Mode III--Negative skin conditioning.
Mode IV--Positive skin conditioning.
A very important aspect of the present invention is the individual needle current stabilization circuits.
The details of the manner in which the present invention may be typically instrumented are described hereinafter with reference to the drawings.
FIG. 1(a) is a typical multiple needle prior art electrolytic depilation device;
FIG. 1(b) is an exaggerated representation of a needle of an electrolytic depilation device inserted in the proximity of the papilla associated with a hair root;
FIG. 2 is a schematic block diagram of a first embodiment according to the invention for Modes I, III and IV operation;
FIG. 3 is a schematic block diagram of a second embodiment for Mode II operation;
FIG. 4 is a schematic block diagram illustrating the operation of the polarity reversing switch of FIG. 2 for Modes III and IV operation;
FIG. 5 is a schematic diagram of a typical solid-state current regulating circuit as found in FIGS. 2 and 3; and
FIG. 6 is a schematic diagram of a typical solid-state voltage regulator as shown in FIGS. 2 through 4.
Referring now to FIG. 1(a), a typical prior art multi-needle (plural filamentary electrodes) device of the type which the present invention greatly improves is depicted. A battery, or other current source 10 provides a current from its negative pole through a variable resistance 11 for current control. A microammeter 12 facilitates current adjustment.
However, the current cannot be presumed to be equally divided among the plural needles, i.e., among leads 13, 14, 15 and 16 as well as the others of the plurality. This is basically because of varying ohmic resistance within the body tissues as presented at the needles (typically 17 and 18).
Moreover, withdrawal and reinsertion of needles, as is commonly done during treatment, disturbs the current distribution as well as the total parallel current value.
The insulated enlargements (19 and 20, for example) are purely for operator convenience in handling the needles.
FIG. 1(b ) depicts a much enlarged hair root area, the so-called papilla being associated with the root 21 of hair 22. A needle 17, negatively poled is as identified in FIG. 1(a). The body electrode 23 provides the return for all parallel probe currents.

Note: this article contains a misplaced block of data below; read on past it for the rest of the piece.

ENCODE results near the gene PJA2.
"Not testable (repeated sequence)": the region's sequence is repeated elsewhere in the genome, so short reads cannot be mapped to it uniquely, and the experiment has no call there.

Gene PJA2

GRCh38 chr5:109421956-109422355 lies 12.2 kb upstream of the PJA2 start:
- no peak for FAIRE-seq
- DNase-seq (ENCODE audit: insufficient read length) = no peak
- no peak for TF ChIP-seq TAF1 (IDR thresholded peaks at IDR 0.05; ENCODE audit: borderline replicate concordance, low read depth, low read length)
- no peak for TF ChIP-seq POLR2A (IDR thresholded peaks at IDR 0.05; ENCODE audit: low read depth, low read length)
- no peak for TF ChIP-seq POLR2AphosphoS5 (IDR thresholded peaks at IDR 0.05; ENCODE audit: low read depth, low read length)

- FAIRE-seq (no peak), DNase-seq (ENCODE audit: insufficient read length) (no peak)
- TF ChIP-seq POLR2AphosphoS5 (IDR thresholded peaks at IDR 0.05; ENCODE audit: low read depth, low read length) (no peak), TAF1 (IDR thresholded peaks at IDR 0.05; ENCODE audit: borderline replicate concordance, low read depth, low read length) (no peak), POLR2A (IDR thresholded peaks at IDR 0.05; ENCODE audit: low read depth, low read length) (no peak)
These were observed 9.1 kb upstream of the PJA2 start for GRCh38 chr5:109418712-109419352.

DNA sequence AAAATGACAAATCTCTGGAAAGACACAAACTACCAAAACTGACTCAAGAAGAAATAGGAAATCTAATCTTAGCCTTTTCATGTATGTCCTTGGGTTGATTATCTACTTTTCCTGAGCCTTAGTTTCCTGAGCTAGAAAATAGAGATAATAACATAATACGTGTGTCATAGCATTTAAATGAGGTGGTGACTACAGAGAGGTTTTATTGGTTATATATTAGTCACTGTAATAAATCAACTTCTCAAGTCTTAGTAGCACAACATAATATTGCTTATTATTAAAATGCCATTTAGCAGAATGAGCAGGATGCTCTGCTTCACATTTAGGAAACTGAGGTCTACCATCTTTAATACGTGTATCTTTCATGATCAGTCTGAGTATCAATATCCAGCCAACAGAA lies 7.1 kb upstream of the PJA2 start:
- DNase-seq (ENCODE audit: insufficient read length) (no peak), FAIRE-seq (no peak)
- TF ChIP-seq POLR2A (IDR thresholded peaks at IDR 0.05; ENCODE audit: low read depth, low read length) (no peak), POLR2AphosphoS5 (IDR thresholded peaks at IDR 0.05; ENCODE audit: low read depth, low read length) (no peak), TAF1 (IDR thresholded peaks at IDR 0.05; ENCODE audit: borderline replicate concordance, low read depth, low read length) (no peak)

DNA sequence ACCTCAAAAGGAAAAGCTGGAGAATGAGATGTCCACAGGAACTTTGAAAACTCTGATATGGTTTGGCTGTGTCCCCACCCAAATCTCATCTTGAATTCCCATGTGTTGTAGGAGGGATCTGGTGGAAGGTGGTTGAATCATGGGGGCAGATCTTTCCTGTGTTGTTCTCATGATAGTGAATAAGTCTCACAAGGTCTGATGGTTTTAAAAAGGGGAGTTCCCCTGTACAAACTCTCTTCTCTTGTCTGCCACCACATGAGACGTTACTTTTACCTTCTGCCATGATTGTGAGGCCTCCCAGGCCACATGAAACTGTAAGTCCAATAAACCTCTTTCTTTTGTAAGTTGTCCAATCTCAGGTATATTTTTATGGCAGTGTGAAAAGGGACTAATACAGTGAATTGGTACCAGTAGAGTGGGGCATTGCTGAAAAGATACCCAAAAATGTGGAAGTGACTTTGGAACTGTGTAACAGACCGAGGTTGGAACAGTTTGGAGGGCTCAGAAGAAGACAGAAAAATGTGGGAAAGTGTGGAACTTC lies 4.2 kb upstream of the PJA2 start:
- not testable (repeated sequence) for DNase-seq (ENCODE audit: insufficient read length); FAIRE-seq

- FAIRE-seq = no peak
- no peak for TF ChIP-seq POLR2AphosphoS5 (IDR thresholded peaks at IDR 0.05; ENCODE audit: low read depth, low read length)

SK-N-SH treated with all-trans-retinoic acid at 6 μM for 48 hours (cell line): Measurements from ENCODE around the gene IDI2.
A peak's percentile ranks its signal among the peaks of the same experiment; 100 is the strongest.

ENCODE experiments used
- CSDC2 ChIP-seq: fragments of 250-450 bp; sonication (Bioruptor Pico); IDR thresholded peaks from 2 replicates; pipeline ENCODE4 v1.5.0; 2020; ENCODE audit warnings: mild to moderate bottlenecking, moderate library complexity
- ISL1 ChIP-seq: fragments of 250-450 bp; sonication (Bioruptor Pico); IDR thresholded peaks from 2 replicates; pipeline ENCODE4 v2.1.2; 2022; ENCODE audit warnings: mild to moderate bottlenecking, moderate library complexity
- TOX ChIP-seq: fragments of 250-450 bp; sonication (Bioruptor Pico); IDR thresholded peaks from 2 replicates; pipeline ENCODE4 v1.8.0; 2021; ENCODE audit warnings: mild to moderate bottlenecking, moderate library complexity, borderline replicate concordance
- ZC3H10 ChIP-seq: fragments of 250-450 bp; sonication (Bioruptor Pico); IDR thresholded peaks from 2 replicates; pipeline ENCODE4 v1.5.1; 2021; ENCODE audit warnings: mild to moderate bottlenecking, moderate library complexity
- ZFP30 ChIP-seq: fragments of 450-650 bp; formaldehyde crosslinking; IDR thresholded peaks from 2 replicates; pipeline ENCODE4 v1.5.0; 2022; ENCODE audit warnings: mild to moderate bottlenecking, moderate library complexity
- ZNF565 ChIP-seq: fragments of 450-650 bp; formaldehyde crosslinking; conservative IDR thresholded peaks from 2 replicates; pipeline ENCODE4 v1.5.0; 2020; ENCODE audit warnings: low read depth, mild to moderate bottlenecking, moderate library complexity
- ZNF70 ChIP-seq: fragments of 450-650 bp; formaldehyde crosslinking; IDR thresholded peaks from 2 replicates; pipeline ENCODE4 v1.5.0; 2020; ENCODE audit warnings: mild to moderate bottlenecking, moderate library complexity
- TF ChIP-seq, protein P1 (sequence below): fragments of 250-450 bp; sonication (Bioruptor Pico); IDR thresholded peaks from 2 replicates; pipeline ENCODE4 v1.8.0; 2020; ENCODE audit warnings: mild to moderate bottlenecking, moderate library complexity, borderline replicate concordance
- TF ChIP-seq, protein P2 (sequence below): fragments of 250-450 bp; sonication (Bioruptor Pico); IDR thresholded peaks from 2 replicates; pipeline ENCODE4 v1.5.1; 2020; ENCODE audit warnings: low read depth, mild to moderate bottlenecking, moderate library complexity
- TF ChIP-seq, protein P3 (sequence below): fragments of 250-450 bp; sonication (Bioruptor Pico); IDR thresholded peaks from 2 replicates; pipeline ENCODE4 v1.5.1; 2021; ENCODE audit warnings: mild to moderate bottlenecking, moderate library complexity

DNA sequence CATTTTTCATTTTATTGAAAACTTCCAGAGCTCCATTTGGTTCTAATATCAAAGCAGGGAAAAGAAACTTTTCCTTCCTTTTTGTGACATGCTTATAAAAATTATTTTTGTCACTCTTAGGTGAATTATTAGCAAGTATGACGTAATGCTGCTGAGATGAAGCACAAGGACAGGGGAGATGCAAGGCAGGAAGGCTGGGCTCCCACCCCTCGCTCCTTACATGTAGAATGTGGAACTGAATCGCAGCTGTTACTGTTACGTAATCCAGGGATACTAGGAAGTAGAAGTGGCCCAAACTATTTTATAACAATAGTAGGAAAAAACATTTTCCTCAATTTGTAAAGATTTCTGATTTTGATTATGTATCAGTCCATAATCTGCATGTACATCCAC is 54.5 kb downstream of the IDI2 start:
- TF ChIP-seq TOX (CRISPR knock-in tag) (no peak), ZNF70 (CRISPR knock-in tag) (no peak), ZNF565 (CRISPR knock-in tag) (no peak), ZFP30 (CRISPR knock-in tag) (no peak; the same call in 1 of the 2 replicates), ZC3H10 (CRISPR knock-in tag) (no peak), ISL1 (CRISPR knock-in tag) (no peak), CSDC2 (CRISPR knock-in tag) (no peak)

This body electrode is normally attached to the body, usually near the treatment area and is sometimes referred to as a "wet pad". Variations in the location and resistance of the body electrode contact can obviously adversely affect total needle current and division of current among the needles.
It is known that the hair destroying effect of the electrolysis occurring about the papilla is a function of the current-time product. Lower currents take longer to produce their effect, but discomfort on the other hand is greater at higher current values.
Variation above a nominal selected current as a result of factors hereinbefore discussed can increase discomfort and even require that treatment current be lower than optimum so that withdrawal of needles and other variation causes will not produce momentarily unnecessarily high current in a needle or needles.
Referring now to FIG. 2, a first embodiment according to the invention shows partial similarity to FIG. 1(a) in that the battery 10 and typical needles 24, 25 and 26, substantially identical with 17 and 18 are used. Also included is a body electrode 23(a) which is connected to power source 10 via circuit 30.
A double-pole, triple-throw switch 27 provides for switch-over from charge to operate positions and also includes an off position. As illustrated, the battery 10 is on charge and the device cannot operate otherwise. Battery charger 28 is entirely straightforward and well known in the prior art.
The center position of switch 27 is "off", and the right throw is "operate", with the battery 10 powering the circuitry accordingly. It is important that "charge" and "operate" be thus isolated from each other, so that line transients or failures in 28 cannot subject the patient to unusually high, and possibly dangerous, currents from the higher potentials of the AC supply.
The internal resistance variations of battery 10 as a function of discharge and current variations are eliminated through the use of voltage regulator 29. This regulator is illustrated in typical form in FIG. 6.